Takeaway: Chris Crawford at Mesa Community College

A ridiculous series of events happened today.  After work, I went to campus and had decided to spend the 20 minutes before my class listening to a public discussion on games between Alice Daer and Elizabeth Hayes (two of my professors). I wanted to eat beforehand, though, so I went into a place I hadn’t been before: Baja Fresh. When I got there, I happened to run into a friend of mine who had also decided to eat there for the first time.  We got to talking and he asked if I were going to the Chris Crawford talk tonight. I did a double take, because I hadn’t even known that there was a Chris Crawford talk tonight. What was doubly strange was that just yesterday I ordered on Amazon Chris Crawford’s book on interactive storytelling. Before I left for the public discussion mentioned earlier, I took up upon myself to find a way to get out of my class early enough to make it to the talk.  Fortunately, the latter half of the class was centered on the very basics of JavaScript programming (of which I am already familiar) so I left with plenty of time to make it to Mesa Community College, where Chis Crawford was giving his talk. I decided that, since none of my colleagues went (or likely even knew about it), I should probably write a little about my takeaway from Mr. Crawford.

Truthfully, I didn’t really know who Chris Crawford was. I knew that he had done some work in generative storytelling as I had poked about his website just yesterday. Otherwise, I had no idea why I should care about someone named Chris Crawford (or what he had to say about game design). It is a good thing, then, that Crawford opened with a description of his career from the Atari VCS to the present.  After that, he spoke about the lessons he has learned and what lessons he wants to give to designers interested in interactive storytelling.

Well, who is Chris Crawford? Crawford released his first game on the Commidore PET. It was called Tanktics and I have never heard of it before.  After that project, Crawford worked to produce Atari games, most notably Eastern Front, which received wide acclaim. After this project, Crawford produced Gossip, a game attempting to put the social, human condition into video games. This was in 1983.  In his own words, Gossip has the most sophisticated algorithm for character relationships to this day.  He fueled the research done via Gossip into a game called Excalibur. This game, released during the video game market crash, did not sell well and Crawford found himself out of a job with Atari.

Eventually came Trust and Betrayal. Crawford purports that this is the most important game he has ever made. He is also not abashed to self-promotion, as he said that the game was a revolution, turning the world on its head by means of not one system, but four. I cannot remember all of them, but I remember that one was a verb-based iconographic language the player used to interact with other characters.  Another was an inverse parser, which only showed the verbs that were appropriate at the time. Another one was that the game had a simplistic personality system that worked just fine. The personality or social system operated on three attributes: Love, Trust and Fear. The last I think were something about interstitial stories with responses. I was somewhat less taken by the slides devoted to this one.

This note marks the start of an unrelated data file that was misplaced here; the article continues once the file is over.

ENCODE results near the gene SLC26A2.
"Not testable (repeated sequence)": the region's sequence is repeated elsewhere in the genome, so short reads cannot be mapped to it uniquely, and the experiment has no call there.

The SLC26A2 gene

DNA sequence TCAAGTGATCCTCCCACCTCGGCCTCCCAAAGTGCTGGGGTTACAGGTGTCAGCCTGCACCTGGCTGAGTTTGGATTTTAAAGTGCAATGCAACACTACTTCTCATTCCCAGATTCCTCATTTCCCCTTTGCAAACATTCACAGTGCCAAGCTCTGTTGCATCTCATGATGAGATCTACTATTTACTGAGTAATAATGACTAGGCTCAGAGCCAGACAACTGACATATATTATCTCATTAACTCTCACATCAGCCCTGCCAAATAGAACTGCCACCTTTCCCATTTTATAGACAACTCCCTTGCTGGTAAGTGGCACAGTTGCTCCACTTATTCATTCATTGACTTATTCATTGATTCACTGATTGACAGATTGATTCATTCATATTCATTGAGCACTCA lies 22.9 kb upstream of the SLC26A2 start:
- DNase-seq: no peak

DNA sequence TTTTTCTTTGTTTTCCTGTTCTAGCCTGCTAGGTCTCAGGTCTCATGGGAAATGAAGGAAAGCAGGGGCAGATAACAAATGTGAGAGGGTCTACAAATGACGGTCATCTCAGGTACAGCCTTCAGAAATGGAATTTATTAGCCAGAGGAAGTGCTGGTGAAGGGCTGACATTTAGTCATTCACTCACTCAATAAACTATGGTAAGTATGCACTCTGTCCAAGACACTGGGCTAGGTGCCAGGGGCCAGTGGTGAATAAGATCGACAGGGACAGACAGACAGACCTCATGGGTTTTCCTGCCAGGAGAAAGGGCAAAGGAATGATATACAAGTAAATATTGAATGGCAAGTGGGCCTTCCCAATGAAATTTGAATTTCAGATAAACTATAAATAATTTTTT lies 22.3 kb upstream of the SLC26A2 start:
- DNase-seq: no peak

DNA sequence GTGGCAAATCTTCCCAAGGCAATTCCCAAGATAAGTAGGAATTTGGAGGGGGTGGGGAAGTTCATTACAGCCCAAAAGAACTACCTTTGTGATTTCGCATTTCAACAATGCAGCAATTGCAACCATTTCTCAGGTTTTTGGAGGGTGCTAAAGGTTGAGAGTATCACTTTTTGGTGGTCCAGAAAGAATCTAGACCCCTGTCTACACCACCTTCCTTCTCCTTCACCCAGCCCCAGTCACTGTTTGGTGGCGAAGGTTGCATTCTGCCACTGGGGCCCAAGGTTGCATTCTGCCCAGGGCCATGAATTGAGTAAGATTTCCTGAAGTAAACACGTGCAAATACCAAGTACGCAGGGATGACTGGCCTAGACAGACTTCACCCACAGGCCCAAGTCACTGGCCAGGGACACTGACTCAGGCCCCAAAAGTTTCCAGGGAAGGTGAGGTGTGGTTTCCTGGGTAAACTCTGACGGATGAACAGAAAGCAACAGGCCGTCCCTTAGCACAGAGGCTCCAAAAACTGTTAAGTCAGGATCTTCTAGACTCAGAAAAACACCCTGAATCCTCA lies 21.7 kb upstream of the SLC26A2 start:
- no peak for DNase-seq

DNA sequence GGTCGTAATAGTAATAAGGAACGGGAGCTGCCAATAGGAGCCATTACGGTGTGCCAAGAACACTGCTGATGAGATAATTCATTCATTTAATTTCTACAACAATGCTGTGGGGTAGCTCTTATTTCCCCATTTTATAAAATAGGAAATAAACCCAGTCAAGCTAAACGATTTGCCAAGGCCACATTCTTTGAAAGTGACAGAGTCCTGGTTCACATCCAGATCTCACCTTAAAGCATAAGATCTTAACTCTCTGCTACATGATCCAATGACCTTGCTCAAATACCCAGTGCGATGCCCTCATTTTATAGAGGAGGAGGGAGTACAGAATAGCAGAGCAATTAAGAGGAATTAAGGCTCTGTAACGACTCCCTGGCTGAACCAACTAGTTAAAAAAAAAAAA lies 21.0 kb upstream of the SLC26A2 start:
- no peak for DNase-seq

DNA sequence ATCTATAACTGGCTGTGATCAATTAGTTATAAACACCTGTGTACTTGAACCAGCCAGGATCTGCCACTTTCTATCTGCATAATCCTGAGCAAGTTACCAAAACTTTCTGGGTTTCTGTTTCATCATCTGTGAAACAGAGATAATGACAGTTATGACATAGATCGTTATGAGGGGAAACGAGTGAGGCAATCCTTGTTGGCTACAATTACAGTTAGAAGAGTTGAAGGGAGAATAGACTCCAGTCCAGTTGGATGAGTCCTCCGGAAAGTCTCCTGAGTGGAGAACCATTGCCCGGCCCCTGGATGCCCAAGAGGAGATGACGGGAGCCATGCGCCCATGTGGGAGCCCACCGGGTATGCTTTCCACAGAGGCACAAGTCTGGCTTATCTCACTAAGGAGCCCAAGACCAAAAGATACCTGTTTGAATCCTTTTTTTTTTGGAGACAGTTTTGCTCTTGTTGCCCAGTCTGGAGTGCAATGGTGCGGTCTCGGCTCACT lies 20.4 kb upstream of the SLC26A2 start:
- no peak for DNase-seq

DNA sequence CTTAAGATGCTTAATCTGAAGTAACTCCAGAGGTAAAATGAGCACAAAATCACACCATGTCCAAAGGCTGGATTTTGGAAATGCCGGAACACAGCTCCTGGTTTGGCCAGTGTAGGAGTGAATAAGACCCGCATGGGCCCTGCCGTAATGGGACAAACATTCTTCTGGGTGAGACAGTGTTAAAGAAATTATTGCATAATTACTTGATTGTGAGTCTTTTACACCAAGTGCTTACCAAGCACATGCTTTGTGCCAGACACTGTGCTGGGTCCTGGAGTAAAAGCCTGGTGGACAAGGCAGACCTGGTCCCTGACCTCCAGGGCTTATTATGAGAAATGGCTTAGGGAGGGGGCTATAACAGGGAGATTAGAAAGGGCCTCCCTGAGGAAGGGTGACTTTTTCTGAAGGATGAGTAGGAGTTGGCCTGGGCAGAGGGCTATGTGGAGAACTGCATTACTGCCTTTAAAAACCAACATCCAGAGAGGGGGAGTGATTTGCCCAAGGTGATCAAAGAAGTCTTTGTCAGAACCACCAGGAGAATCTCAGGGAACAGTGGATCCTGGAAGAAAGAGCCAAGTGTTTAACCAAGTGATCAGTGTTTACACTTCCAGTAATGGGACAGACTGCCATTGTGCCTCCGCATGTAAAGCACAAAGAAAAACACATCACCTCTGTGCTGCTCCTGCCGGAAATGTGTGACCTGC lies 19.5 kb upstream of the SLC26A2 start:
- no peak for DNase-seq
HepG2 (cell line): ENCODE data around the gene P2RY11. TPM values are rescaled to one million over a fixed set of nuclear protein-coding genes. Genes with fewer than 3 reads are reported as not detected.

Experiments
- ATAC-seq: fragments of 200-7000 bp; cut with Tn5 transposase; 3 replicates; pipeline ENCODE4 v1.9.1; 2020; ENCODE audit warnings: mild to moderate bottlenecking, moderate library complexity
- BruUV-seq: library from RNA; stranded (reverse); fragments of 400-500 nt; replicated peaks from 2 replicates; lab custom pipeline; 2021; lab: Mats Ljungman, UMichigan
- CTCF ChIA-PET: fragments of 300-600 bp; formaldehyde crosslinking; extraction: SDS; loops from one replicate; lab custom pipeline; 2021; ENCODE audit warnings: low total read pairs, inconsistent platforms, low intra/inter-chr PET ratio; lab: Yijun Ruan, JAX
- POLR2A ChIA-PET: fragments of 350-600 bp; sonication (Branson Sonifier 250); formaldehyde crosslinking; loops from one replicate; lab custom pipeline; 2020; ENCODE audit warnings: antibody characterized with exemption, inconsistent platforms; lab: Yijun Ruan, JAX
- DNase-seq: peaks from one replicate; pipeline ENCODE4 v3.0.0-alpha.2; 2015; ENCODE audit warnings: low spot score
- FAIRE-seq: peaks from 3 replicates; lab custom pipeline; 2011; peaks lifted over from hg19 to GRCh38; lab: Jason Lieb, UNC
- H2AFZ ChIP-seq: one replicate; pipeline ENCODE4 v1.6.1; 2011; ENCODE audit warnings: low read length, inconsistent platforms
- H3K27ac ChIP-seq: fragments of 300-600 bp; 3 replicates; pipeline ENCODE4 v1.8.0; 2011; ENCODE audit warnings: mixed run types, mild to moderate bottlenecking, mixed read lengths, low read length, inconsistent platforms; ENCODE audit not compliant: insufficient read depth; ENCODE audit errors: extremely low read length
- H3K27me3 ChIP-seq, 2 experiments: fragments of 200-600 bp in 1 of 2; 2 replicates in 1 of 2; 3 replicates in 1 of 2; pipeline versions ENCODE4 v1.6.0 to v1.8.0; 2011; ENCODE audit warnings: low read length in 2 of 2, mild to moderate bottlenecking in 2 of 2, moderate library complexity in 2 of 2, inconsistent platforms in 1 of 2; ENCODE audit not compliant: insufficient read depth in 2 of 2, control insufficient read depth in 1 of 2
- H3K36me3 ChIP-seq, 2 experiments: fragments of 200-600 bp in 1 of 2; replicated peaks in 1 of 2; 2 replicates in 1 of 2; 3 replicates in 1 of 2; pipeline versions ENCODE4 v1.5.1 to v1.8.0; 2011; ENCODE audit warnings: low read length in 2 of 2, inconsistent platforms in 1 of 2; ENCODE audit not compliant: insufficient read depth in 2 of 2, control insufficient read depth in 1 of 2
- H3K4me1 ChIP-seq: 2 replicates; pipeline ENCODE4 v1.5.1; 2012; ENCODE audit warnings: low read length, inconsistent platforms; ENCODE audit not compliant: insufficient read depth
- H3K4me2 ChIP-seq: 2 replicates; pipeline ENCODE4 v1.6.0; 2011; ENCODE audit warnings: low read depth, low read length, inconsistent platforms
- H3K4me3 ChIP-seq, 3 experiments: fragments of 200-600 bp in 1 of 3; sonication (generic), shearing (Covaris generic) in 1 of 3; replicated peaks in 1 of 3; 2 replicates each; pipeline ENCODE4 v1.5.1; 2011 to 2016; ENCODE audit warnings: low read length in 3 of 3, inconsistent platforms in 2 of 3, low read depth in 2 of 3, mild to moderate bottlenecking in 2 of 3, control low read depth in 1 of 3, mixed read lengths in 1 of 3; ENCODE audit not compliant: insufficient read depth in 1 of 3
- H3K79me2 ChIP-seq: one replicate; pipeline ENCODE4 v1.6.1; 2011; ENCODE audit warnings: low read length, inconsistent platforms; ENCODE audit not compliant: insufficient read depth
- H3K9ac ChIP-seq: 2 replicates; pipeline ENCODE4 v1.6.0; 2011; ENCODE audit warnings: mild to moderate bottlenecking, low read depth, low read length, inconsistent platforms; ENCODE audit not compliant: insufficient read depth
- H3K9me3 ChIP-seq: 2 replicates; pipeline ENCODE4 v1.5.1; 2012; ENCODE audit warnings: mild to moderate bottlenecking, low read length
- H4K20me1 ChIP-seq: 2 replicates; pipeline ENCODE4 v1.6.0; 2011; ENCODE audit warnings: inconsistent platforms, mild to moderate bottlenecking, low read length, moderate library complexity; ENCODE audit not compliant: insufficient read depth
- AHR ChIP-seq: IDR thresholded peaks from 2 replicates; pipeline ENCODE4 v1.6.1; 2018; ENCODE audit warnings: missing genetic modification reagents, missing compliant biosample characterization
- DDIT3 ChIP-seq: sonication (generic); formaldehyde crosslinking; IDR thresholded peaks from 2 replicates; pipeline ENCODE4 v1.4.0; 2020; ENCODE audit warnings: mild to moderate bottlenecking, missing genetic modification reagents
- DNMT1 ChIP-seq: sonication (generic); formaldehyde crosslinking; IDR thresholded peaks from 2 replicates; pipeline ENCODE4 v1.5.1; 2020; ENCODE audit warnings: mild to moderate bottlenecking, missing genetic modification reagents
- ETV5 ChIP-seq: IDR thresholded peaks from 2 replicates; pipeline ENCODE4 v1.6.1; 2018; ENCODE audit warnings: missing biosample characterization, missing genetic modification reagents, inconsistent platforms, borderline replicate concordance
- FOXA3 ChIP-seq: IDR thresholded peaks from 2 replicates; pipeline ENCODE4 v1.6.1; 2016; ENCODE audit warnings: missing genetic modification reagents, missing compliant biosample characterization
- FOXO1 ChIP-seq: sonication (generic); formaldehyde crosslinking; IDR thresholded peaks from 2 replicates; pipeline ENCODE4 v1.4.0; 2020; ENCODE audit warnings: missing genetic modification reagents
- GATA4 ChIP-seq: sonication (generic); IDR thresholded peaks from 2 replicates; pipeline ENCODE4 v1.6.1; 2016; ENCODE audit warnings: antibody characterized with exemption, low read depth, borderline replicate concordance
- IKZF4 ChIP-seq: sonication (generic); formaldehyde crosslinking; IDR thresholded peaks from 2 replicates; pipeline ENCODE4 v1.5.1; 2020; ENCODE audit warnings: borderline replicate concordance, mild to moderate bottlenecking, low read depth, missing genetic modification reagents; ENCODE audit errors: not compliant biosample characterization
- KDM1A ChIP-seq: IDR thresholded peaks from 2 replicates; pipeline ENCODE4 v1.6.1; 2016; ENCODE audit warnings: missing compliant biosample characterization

Chris Crawford has done some other things (he worked with NASA for a bit, for example), but his talk centered around what he learned from Trust and Betrayal and Erasmatazz/Storytron (Storytron is basically an evolution of Erasmatazz). Erasmatazz/Storytron were systems that allowed people to create what he calls a storyworld.  I cannot really describe it well, so go check out Storytron instead.

Crawford parted his talk with three lessons for designers interested in interactive storytelling.  The first is that stories are immensely complex, that stories need to reach a critical mass of story bits to become stories. Games don’t need to reach quite so critical a mass, though.  Games can present the ideas of the story to the player in much simpler terms.  Second was that games should operate on a language. But, because stories are so complex, the language they typically use is also so complex that it is impossible to emulate the full range of language into them.  Instead, the designer may create a “toy language” which has just enough words (mostly verbs) that are required for the game.  The third lesson was that, if you wanted to do interactive storytelling, you need to be a master of algebra. Computers are formulaic. The designer must be able to do the mathematics required to make the algorithms underlying the game.

Probably one of the most important things that I could take away from this talk, as a designer was this: The first thing that you should think about when trying to design a game is not what the player sees, or what the player hears or does, but instead it is what you want the player to do.  See what actions the game affords the player.  Translate the game concept into its verbs.  Crawford opened with this bit of information, and I think it was the best thing he said all night.  Chris Crawford on Interactive Storytelling will arrive sometime next week, so maybe I will connect more from his talk to the ideas in his book. But for now I will be thinking of what my players do in games and constructing the verbs I want in my games.

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One thought on “Takeaway: Chris Crawford at Mesa Community College

  1. Glad you were able to make it: sounds like some useful inspiration.

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